``````function (o::RNG)()
o.nextseed = rng(o.nextseed)
nothing
end
``````

which gives

``````julia> @benchmark for _ in 1:1_000_000 r1() end
BenchmarkTools.Trial: 394 samples with 1 evaluation.
Range (min … max):  12.597 ms … 13.025 ms  ┊ GC (min … max): 0.00% … 0.00%
Time  (median):     12.692 ms              ┊ GC (median):    0.00%
Time  (mean ± σ):   12.702 ms ± 44.060 μs  ┊ GC (mean ± σ):  0.00% ± 0.00%

▂▁ ▁▅▇█▇▅▃▃▂▃▄▃▂
▆▄▄▁▄▁▄▇▆▆███████████████████▇▄▇▆▇▆▁▇▄▄▄▇▄▇▆▁▄▄▁▄▁▁▁▁▁▁▁▁▁▄ ▇
12.6 ms      Histogram: log(frequency) by time      12.9 ms <

Memory estimate: 0 bytes, allocs estimate: 0.
``````

So what I think is going on is that your `r1` is global so Julia can’t infer a type other than `Any` for `r1()`. It returns a `UInt64`, but since that is not known during compilation it is boxed, resulting in an allocation. So the root problem is the use of a global variable, as it usually is, but it did manifest in a way that was interesting to track down.

3 Likes

I thought it would be fun to try the new allocation profiler.

Hehe, thank you, for the effort!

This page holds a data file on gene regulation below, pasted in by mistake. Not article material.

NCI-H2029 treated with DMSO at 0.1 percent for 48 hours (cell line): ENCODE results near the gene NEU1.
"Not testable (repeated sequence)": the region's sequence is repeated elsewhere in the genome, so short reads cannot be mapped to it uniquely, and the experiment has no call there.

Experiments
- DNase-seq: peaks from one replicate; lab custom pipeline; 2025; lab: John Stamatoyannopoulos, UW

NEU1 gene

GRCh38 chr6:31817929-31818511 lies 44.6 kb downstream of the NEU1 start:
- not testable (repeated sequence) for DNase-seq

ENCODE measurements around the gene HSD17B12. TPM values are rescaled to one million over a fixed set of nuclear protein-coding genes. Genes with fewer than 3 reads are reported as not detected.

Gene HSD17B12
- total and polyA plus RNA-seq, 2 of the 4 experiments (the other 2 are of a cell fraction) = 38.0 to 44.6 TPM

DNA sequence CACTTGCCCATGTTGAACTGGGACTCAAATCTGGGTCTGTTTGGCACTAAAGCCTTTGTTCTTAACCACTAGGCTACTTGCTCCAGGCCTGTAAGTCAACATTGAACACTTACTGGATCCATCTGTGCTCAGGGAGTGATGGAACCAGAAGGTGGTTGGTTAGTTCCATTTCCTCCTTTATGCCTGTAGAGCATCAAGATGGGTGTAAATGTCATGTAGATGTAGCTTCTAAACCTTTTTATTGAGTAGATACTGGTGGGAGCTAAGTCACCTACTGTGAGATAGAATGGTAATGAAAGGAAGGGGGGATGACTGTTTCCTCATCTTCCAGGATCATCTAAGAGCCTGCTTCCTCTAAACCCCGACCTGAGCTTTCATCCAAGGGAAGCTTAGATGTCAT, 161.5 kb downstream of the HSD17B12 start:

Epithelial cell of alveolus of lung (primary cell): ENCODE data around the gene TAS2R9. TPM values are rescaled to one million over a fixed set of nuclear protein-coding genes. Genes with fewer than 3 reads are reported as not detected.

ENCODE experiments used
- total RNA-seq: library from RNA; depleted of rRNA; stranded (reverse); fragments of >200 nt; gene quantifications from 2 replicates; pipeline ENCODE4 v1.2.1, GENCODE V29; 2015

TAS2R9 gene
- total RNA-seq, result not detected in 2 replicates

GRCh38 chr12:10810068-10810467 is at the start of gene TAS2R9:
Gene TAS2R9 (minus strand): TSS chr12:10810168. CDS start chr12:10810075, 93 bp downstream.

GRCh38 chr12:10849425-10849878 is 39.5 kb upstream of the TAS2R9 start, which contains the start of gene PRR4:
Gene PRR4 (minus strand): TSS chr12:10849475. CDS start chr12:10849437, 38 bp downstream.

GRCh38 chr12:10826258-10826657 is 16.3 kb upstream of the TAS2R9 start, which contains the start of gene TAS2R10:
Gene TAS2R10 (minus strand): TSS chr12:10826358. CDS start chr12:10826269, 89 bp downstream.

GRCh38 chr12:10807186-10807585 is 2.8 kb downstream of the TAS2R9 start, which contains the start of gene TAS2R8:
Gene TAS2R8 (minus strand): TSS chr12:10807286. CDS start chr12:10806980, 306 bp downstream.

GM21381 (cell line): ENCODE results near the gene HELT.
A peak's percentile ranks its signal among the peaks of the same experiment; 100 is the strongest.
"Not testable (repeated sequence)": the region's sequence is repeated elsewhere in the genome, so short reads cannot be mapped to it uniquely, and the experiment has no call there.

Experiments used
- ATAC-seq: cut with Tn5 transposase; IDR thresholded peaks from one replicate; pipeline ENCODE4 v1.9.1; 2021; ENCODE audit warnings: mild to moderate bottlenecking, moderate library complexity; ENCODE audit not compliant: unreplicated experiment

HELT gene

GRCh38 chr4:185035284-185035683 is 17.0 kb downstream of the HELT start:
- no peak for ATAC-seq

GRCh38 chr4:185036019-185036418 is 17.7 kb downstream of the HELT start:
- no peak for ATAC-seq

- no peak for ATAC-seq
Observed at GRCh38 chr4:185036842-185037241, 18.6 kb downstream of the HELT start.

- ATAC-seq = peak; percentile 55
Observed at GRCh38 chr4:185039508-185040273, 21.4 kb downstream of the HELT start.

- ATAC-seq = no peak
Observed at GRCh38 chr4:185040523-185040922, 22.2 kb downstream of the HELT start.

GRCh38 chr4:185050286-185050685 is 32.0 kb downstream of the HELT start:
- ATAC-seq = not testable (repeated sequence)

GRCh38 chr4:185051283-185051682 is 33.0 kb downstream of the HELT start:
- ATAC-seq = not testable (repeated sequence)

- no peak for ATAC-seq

Though I think, you lost me, here…

Today, I have to say, I don’t know anymore, what was so unclear, to me, yesterday - the global instance certainly was one thing, that I overlooked, when testing, but I think I was also too confused by reading too many topics about functors & closures, that weren’t really all that relevant for what I was actually trying to do.

Today, I just thought: What the heck - I’ll just hack together what comes to my mind, much in the way, I have done things in other languages - and voila, it is not all that different. Dunno, why I was even concerned, that I would have to do things all that differently…

``````# ==========================================================================
mutable struct RNG
state::UInt64
end
# --------------------------------------------------------------------------